For my part, Peter, setting aside servants and the like, and considering only the poor and destitute orders, instead of blaming their ignorance and superstition for their being Roman Catholics, I almost wonder how they can be anything else. Having had the opportunity of studying the subject abroad by going into foreign churches and cathedrals, as well as the wretched dwellings of the lower people, it's my firm belief that their religion may be laid more to their poverty than to their ignorance. Suppose a poor old German woman, in a dark, dirty, cold room, without fire, without candle, and even the chirp of a cricket, by way of company. She puts on her ragged cloak, totters fifty yards, and there she is in a comfortable, cheerful church, well warmed and lighted up like a general illumination. She sees priests in magnificent brocaded robes, great gold and silver candlesticks, and shrines and chapels shining with jewels, — mock or real is all one, – rubies, amethysts, topazes, emeralds, Sapphires, and so forth ; things which even some of her betters are apt to connect with the treasures of Heaven and the glories of the New Jerusalem. She hears a fine organ, finely played, and chosen singers, with voices like angels, chanting hymns in an unknown tongue. I mean no disrespect to the religion in saying it's as good to her as the Italian Opera in London. Then she enjoys the smell of frankincense, and the sight of grand pictures, and statues, and carvings, and, above all, there is the Virgin Mary in royal robes, with a crown and pearls, and velvet, and ermine, like a Queen of this world, and the poor old woman in her tatters has as free access to her and as long audience as the greatest court lady in the land. Is it any wonder if such a poor creature goes by choice to a church, which along with the bodily comfort she wants at home, lets her share for a while in those pleasures of sight and hearing and so forth, for which she had senses given to her by the Almighty, as well as the rich and noble of the earth? Now in England, old friend, we make the church as unattractive, to such a poor, ancient body, as we can. We stick her in a cold aisle, on a hard bench, and take no more pains to please her other senses. We bid her, forsooth, admire the plain, unadorned simplicity of the Protestant religion. But the lady in the hat and feathers has been to the Theatre, the Opera, Concerts, Exhibitions, and Balls, or Routs, six days of the week, and instead of any denial, may feel it a relief on the seventh to sit in a quiet church, and listen to its simple service. Not that I wish our temples to be turned into oratorios, or picture-galleries, or stages for showy spectacles, – all I want is fair-play for the lower classes. If such gratifications as the Catholic churches afford to them are out of character with our own Protestant places of worship, the poor people ought, in justice, to be allowed to enjoy them elsewhere. But instead of that, what do we do? We shut up our tombs and monuments; set a price on St. Paul's and the abbey; our saints shake their heads at anything like a public ball or concert in humble life; and our magistrates put down,the cheap theatres, as if Tom and Jerry, at a penny a head, was twelve times more immoral than Tom and Jerry at a shilling. To my notion, such a system is more likely to produce Catholics than Protestants; and, what is likelier still, to make the lower classes of no religion at all. It’s just like learning, which no boy in the world would take to if you sent him to a school without a playground. Frank, who has made acquaintance with a captain in the Prussian service, went off this morning by diligence to join the regiment on its march to Berlin. He ought to have left Coblentz in company, but was taken ill. He nearly lost his start by the coach, for when the time came, the German maid who ought to have waked him and prepared his breakfast,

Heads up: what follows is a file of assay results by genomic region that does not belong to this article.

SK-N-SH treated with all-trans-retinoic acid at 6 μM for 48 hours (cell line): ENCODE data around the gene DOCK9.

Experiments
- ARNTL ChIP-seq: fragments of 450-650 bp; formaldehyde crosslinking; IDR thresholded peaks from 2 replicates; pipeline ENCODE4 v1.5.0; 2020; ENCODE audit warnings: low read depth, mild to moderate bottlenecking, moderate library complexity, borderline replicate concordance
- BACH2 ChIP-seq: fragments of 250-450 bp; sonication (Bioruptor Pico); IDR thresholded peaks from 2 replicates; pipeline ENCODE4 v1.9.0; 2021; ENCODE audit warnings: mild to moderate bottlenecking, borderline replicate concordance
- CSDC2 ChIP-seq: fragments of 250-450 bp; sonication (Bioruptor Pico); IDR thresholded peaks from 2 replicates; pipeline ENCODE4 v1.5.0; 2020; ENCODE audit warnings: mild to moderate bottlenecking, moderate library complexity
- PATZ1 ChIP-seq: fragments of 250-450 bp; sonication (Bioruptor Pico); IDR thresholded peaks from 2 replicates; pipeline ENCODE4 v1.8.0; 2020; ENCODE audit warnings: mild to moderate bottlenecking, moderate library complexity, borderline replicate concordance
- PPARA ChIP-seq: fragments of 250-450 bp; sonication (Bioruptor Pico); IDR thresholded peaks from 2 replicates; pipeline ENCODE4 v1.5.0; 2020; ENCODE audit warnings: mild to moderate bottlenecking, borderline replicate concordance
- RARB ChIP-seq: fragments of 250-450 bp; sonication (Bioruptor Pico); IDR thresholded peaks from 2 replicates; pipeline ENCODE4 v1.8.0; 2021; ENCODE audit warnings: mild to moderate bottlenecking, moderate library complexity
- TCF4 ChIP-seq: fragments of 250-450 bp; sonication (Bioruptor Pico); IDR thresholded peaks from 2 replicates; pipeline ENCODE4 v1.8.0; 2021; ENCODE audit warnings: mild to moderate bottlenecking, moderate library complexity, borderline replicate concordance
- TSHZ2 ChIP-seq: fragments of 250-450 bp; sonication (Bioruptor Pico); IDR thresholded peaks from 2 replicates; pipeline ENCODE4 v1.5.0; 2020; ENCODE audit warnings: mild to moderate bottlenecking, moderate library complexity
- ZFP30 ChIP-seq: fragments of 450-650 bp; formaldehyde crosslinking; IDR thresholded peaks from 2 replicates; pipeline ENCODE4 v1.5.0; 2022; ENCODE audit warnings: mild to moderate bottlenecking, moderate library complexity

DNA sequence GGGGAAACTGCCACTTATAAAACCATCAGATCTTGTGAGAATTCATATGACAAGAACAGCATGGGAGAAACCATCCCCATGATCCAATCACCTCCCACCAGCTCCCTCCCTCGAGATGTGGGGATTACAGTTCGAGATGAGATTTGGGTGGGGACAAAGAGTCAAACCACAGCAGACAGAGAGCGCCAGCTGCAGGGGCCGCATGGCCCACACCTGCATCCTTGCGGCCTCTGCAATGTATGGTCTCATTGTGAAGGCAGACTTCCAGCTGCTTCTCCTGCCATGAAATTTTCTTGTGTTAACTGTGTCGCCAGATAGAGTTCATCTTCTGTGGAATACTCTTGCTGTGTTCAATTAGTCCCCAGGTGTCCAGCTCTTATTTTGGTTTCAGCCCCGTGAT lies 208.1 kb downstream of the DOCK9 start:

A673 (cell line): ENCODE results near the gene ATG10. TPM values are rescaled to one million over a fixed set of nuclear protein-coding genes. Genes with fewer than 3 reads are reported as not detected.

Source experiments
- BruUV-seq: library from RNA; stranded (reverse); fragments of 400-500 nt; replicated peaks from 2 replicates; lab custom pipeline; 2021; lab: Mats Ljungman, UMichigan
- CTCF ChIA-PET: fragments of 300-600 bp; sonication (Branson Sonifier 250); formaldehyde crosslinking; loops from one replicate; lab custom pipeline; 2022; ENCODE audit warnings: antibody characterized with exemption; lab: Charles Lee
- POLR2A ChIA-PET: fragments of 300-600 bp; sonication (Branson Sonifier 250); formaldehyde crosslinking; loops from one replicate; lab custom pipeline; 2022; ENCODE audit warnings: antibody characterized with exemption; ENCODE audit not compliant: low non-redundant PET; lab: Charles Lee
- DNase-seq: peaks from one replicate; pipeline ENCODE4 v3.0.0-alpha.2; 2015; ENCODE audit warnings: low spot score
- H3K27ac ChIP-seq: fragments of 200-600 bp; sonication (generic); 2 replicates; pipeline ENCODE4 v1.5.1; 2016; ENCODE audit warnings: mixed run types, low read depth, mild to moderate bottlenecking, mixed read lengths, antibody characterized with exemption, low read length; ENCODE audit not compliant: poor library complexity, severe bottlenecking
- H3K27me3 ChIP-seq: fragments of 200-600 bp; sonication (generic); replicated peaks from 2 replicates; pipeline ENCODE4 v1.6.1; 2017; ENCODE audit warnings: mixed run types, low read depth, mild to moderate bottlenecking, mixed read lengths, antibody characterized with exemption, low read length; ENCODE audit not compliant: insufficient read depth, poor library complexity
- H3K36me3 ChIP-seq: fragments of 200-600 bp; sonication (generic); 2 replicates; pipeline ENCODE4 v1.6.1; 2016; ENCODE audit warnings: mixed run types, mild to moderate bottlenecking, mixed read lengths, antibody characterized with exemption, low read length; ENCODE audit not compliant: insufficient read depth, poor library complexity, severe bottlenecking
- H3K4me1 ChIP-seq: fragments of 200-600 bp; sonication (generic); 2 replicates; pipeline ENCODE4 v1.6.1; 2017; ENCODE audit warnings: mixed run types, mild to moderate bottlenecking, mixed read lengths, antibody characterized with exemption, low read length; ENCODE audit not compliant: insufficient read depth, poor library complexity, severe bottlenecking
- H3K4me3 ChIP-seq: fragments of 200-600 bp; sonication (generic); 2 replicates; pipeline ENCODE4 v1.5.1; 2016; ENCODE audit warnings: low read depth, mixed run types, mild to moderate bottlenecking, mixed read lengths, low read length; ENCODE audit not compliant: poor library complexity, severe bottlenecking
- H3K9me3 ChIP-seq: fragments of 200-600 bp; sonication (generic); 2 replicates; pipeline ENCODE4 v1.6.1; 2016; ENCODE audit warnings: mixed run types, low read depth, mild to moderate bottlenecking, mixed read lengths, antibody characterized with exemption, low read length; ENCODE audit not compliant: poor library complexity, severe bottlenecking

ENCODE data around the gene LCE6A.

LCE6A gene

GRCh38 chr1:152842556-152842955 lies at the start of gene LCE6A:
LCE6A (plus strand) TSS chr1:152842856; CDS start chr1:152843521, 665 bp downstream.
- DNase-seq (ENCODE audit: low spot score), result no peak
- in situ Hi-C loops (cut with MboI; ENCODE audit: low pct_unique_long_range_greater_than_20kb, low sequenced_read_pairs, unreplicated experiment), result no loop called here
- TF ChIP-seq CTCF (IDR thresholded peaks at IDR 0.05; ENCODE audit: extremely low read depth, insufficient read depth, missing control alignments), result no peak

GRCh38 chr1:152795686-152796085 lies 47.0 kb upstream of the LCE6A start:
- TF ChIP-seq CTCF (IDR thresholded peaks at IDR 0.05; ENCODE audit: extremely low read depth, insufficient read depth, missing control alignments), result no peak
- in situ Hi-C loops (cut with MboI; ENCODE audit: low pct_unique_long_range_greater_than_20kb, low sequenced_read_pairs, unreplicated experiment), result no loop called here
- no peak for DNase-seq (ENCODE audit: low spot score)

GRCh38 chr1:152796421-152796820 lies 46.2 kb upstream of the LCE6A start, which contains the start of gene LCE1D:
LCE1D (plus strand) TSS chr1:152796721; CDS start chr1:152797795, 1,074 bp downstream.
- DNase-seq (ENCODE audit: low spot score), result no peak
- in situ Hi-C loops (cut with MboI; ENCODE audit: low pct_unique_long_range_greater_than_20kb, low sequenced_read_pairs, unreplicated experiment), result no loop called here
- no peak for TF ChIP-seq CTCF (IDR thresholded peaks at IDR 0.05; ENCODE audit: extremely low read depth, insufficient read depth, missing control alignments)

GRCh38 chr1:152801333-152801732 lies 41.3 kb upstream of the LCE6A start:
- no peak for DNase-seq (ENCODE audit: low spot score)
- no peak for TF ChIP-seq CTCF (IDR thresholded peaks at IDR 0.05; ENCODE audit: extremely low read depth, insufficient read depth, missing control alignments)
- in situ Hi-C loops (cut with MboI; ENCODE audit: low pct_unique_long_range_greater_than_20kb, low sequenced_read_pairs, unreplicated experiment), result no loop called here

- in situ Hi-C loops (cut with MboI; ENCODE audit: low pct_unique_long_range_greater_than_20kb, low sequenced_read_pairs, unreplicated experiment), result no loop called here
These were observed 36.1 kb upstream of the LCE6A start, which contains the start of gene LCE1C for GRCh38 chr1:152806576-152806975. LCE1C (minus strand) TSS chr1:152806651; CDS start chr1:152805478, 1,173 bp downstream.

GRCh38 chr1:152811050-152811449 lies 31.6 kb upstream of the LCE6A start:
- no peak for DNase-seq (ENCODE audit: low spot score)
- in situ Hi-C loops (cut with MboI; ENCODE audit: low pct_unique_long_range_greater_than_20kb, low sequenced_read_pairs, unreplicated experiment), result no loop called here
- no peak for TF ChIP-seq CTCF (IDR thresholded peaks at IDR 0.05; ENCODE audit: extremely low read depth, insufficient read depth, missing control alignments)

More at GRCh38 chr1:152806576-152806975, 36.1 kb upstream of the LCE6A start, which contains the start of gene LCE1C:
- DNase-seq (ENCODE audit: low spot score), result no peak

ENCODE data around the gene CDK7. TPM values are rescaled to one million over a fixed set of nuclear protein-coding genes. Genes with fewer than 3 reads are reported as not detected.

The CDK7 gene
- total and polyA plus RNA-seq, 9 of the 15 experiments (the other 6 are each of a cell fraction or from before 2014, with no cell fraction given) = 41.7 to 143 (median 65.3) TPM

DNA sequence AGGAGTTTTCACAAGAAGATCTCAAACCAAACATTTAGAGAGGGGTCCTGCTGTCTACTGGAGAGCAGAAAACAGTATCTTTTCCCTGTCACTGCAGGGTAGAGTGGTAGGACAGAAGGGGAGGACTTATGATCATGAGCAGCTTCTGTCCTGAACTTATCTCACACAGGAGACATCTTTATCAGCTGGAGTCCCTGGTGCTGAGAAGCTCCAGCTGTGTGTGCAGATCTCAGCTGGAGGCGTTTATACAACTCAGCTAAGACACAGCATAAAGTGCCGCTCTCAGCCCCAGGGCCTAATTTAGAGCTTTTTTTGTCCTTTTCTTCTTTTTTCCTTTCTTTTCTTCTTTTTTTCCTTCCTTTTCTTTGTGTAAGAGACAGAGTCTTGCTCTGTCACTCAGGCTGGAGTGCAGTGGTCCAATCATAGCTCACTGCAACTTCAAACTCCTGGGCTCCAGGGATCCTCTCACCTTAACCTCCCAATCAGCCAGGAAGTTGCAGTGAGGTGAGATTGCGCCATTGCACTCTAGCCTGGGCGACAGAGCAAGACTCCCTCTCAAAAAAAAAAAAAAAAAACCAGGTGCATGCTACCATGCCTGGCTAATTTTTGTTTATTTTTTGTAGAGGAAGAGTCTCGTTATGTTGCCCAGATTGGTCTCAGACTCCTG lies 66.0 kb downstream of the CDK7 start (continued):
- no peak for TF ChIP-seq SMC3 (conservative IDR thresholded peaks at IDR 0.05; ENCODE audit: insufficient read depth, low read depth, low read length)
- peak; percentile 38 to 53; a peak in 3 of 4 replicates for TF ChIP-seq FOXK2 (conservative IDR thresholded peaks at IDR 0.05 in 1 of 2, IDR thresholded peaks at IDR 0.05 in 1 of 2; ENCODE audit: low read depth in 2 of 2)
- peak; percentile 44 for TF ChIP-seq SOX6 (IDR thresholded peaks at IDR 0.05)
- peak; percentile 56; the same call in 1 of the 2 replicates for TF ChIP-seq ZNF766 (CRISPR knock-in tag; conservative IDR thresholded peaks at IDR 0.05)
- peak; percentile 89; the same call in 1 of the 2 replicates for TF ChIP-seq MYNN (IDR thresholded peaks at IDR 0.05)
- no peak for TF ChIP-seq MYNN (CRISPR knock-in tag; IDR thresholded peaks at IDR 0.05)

was snoring comfortably in her bed. But the Germans, both men and women, in such cases, are wonderfully phlegmatic. I have been told of a pig-driver who brought a porker across the Rhine, during a hard frost; the moment the porker got out of the boat, he laid himself quietly down in the snow, and instead of rousing him, the fellow coolly lugged out his flint and steel, lighted his pipe, and patiently smoked over the pig till he chose to rise of his own accord. Kätchen had no pipe; but she had some other source of philosophy, for when told that her young master had almost lost his place, she only shrugged her shoulders; and when informed that he had quite lost his breakfast, she only shrugged them again.